I'm not that familiar with the xx-2. I have listened extensively to the Jubilee, and know people with good ears who swear by it. It doesn't do it for me. It sounds Hi-Fi rather thn musical to me.
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Dear Rockinrobin: I think that both are very good cartridges ( I owned both ) and a little different with more " edge " on the Ortofon.
Now, I understand what you mean with the Lyra's and perhaps you could consider the Skala that IMHO is a different Lyra cartridge, of course that depends how good match with your tonearm ,not only the Skala but any other cartridge, and how good are your Phonolinepreamp.
Btw, there are very good choices on the MM cartridge type that performs really good, why don't try it. Please read this link about:
Regards and enjoy the music.
Just to confuse the issue further, I'll cast my vote in favour of the Ortofon Jubilee, which I find is stupendous in terms of performance, with true high-end resolution of detail - as it should have considering it is, or was, Ortofon's top cartridge for a while - but with a most of the infamous Denon DL-103's way with PRaT, SLAM and a sense of the musicians playing together as a united whole (areas where the DL-103 rules the MC roost). It is also considered by many the best there is in the lower frequencies, where indeed it is awesome: limitless reach with incredible control and resolution. I use mine on a JMW 10.5/quasi "i" where it is truly excellent (the best match I've found among a cast including a Morch UP-4 and a Dynavector DV-507 MKII, and so a good match for your own VPI), on a high-mass idler-wheel drive (Lenco of course ;-)). I've heard the Dyna XX-1 as well on one of my high-mass idlers (Garrard 401) where it indeed also sounded excellent, though without the Ortofon's speed, resolution or accuracy.
From top to bottom, Dynavector offers extremely high quality and sonics at every price point. I've not heard the XX-2 alongside the Jubilee but doubt it would be embarrassed in any facet of its' performance. Certainly the XV-1s is one of the very finest cartridges available.
I wish the line was available to me.
Generally speaking (very broadly in fact), Ortofons seem to perform best with tubed phono stages whereas Dynavectors work well with both solid state and tubes.
IMO of course.
Oh yeah. Ortofon dealer disclaimer.
In the Ortofon camp, you would do well to talk to Bill about the SPU Royal N instead of the Jubilee ... this said by a guy who sells (and likes) Dynavectors ... me.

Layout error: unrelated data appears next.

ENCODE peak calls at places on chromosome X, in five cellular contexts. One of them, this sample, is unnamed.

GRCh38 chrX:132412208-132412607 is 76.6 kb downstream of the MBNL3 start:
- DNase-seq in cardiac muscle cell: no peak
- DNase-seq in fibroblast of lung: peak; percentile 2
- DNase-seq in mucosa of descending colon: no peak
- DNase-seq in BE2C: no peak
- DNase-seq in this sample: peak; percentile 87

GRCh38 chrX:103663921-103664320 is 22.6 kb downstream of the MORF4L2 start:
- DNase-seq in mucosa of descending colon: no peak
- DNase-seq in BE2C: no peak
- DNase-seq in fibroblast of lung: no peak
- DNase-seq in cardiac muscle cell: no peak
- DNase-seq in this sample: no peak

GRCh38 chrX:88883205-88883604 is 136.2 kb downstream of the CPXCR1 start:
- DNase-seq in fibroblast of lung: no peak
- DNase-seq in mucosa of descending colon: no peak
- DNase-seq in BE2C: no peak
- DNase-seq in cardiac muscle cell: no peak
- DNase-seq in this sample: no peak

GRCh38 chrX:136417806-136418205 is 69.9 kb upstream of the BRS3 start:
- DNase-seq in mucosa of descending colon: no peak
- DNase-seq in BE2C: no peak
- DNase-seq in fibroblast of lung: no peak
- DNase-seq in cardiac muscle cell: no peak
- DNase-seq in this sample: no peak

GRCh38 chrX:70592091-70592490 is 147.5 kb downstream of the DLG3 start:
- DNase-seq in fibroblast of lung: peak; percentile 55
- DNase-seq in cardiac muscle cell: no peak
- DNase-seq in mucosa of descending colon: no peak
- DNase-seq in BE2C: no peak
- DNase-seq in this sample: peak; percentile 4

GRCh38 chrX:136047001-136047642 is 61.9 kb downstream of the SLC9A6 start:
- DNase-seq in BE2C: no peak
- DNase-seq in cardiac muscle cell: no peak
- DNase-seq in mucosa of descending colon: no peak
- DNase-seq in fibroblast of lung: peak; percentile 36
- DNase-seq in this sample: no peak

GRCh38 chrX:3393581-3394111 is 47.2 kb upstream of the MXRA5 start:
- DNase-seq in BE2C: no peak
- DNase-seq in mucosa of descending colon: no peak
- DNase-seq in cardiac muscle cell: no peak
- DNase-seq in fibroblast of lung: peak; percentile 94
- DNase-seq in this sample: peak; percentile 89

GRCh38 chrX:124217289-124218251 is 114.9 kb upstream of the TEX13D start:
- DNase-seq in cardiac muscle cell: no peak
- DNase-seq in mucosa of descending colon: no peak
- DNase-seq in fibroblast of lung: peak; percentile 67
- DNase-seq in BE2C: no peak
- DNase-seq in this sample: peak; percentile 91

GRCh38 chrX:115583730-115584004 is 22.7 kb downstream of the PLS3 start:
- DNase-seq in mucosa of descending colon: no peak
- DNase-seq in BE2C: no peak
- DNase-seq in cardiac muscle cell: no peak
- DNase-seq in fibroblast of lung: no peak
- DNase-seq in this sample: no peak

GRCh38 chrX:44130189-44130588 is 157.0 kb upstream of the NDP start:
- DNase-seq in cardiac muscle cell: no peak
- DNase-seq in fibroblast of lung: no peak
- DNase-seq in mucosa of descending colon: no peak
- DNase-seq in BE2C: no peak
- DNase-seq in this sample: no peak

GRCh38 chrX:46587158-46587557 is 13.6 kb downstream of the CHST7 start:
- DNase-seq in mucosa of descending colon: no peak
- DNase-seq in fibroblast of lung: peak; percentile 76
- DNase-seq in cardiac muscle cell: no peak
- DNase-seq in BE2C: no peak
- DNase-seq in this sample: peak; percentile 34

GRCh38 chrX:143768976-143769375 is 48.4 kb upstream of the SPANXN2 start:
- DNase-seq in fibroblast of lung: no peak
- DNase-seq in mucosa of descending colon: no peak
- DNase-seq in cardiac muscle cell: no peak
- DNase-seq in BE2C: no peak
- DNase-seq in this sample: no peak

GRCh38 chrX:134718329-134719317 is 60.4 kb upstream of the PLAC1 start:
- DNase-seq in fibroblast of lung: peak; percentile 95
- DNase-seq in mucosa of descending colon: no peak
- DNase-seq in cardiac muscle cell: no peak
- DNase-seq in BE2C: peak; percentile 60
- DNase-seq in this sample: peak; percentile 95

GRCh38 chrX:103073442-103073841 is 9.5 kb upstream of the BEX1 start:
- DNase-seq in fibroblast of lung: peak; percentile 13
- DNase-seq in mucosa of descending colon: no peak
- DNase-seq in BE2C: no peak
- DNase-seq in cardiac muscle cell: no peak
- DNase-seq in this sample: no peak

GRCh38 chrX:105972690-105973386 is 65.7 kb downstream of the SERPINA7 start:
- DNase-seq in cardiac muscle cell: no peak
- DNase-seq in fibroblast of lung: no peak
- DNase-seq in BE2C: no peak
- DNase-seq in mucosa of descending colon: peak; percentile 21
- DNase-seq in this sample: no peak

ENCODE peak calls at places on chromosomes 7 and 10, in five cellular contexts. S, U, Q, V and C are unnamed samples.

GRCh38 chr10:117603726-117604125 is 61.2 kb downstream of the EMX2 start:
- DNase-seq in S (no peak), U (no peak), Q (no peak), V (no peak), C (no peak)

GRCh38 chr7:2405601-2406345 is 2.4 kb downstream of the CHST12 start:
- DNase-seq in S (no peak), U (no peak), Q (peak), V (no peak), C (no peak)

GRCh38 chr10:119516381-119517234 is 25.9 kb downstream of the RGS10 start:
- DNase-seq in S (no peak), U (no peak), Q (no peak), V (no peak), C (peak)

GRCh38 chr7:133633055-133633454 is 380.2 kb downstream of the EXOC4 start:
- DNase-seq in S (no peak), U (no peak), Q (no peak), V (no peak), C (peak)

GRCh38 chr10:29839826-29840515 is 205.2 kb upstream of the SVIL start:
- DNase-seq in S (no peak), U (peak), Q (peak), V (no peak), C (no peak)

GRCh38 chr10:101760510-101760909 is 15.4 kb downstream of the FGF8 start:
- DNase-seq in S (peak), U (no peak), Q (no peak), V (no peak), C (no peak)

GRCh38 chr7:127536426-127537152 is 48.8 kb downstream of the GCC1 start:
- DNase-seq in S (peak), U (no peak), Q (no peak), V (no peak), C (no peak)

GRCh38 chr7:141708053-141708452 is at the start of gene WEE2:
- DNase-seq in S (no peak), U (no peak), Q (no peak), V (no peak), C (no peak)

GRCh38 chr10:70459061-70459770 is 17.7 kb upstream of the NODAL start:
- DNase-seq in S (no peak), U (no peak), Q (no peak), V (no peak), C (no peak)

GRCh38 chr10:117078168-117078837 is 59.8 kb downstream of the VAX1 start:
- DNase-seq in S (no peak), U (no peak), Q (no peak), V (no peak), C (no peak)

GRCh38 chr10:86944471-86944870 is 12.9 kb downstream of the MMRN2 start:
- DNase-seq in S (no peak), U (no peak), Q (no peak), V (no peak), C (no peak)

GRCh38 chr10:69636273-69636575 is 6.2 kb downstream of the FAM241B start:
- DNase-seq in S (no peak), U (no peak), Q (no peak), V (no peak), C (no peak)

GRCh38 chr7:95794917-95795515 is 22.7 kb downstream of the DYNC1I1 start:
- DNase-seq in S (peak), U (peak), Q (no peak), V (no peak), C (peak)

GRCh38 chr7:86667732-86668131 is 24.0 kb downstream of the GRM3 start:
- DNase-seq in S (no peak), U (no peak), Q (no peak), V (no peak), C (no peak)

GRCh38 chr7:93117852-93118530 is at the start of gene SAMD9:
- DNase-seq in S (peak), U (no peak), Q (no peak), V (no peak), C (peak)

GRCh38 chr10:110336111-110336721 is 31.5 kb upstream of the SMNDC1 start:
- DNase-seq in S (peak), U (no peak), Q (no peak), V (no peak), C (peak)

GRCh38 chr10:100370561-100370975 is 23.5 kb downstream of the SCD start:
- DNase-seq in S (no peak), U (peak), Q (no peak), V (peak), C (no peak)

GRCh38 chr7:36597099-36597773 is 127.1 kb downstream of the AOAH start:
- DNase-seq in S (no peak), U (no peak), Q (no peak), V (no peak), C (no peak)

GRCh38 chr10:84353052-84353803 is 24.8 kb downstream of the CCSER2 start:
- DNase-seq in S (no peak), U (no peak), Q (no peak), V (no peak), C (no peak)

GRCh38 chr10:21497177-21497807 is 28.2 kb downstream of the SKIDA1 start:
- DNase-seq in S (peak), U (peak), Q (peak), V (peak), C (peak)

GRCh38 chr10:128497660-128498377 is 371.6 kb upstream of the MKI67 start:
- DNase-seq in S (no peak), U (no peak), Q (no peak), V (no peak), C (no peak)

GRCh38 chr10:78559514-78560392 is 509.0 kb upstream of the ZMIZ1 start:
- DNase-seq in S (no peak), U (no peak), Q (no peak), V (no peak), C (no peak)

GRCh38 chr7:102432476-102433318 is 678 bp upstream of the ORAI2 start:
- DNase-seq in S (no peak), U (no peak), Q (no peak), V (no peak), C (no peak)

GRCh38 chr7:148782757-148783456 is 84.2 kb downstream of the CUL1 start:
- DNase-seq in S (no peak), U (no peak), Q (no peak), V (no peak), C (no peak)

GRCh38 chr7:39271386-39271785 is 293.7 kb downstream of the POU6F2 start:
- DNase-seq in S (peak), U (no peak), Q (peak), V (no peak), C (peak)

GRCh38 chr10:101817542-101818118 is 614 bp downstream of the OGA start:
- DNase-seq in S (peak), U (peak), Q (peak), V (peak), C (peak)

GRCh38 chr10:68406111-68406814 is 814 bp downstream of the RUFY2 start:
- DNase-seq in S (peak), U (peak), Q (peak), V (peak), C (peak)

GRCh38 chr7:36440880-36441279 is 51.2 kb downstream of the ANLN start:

The SPU Royal-N has extremely vivid tone colors (very reminsiscent of the Dynavector line).
Don't think of it as a vintage cartridge. Heck! It has silver coils, and a very radical stylus profile. It is a cartidge to be reckoned with, and frankly, I don't know why Ortofon didn't re-badge the Royal N instead of coming out with the Jubilee.
Now, if you have a tonearm that's on the light side of things, the Jubilee might be a better match, but if you're in the 10-12 gram effective mass range, the Royal N will work just fine ... all the way up to an 18 gram "monster".
For ligher arms, some weight at the headshell will help you out.
I'd love to hear the background on this decision.
Thom @ Galibier
I believe the JMW-9 Sig is 14 grams effective mass. I ended up buying the Dyna XX2MkII. I was torn between this and the Jubilee. In the end, my dealer cut me a great deal, so that's what tipped me over the edge for the Dyna. I set it up and have about 10 hours on it so far. FWIW, I am running it into a 1000 ohm load on my Modwright SWP9.0SE phono stage. It sounds best to me at that setting. I'm still going to play around more with VTA and VTF once I have more hours on it. This cartridge is truly an amazing step up from the Lyra Dorian I was using in virtually all sonic characteristics. I am VERY pleased so far with my purchase. I'm sure the Ortofons are also very nice cartridges. Maybe one day... Thanks for all the tips.
Congrats on the purchase!
Wow, both the cart and phono are great items, I'm sure you will be very pleased with them. The Dyna needs high gain which the ModWright provides, good matchup.
On the VTA, start with the arm parallel to the LP surface, then lower it till all surface noise disappears and the midrange harmonics come alive. For the VTF, I'd recommend starting on the higher end of the manufacturer's range, then lower it after its run in.
Enjoy the music.